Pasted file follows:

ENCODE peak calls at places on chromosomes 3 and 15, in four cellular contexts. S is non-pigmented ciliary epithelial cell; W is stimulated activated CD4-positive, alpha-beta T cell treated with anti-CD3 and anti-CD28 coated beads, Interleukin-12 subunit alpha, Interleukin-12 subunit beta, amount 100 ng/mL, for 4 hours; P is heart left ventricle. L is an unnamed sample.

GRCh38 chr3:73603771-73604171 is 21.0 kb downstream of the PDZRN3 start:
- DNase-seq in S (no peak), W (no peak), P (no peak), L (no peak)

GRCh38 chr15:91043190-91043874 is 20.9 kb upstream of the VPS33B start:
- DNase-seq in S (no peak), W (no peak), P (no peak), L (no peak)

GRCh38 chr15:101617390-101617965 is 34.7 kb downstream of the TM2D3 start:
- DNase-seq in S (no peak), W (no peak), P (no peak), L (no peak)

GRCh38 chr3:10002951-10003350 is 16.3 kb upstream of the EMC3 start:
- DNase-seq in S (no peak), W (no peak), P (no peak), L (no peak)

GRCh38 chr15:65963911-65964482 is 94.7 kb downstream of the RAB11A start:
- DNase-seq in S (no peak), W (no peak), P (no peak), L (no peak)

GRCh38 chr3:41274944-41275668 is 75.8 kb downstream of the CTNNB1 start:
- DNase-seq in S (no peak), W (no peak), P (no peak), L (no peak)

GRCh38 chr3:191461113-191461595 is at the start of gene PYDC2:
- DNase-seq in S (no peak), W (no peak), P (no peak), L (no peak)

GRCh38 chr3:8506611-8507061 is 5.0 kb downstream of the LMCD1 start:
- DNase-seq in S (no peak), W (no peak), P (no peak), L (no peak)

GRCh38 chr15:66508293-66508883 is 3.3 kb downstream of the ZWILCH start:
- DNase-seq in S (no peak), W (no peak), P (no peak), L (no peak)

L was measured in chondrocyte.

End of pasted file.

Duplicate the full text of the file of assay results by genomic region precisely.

ENCODE peak calls at places on chromosomes 3 and 15, in four cellular contexts. S is non-pigmented ciliary epithelial cell; W is stimulated activated CD4-positive, alpha-beta T cell treated with anti-CD3 and anti-CD28 coated beads, Interleukin-12 subunit alpha, Interleukin-12 subunit beta, amount 100 ng/mL, for 4 hours; P is heart left ventricle. L is an unnamed sample.

GRCh38 chr3:73603771-73604171 is 21.0 kb downstream of the PDZRN3 start:
- DNase-seq in S (no peak), W (no peak), P (no peak), L (no peak)

GRCh38 chr15:91043190-91043874 is 20.9 kb upstream of the VPS33B start:
- DNase-seq in S (no peak), W (no peak), P (no peak), L (no peak)

GRCh38 chr15:101617390-101617965 is 34.7 kb downstream of the TM2D3 start:
- DNase-seq in S (no peak), W (no peak), P (no peak), L (no peak)

GRCh38 chr3:10002951-10003350 is 16.3 kb upstream of the EMC3 start:
- DNase-seq in S (no peak), W (no peak), P (no peak), L (no peak)

GRCh38 chr15:65963911-65964482 is 94.7 kb downstream of the RAB11A start:
- DNase-seq in S (no peak), W (no peak), P (no peak), L (no peak)

GRCh38 chr3:41274944-41275668 is 75.8 kb downstream of the CTNNB1 start:
- DNase-seq in S (no peak), W (no peak), P (no peak), L (no peak)

GRCh38 chr3:191461113-191461595 is at the start of gene PYDC2:
- DNase-seq in S (no peak), W (no peak), P (no peak), L (no peak)

GRCh38 chr3:8506611-8507061 is 5.0 kb downstream of the LMCD1 start:
- DNase-seq in S (no peak), W (no peak), P (no peak), L (no peak)

GRCh38 chr15:66508293-66508883 is 3.3 kb downstream of the ZWILCH start:
- DNase-seq in S (no peak), W (no peak), P (no peak), L (no peak)

L was measured in chondrocyte.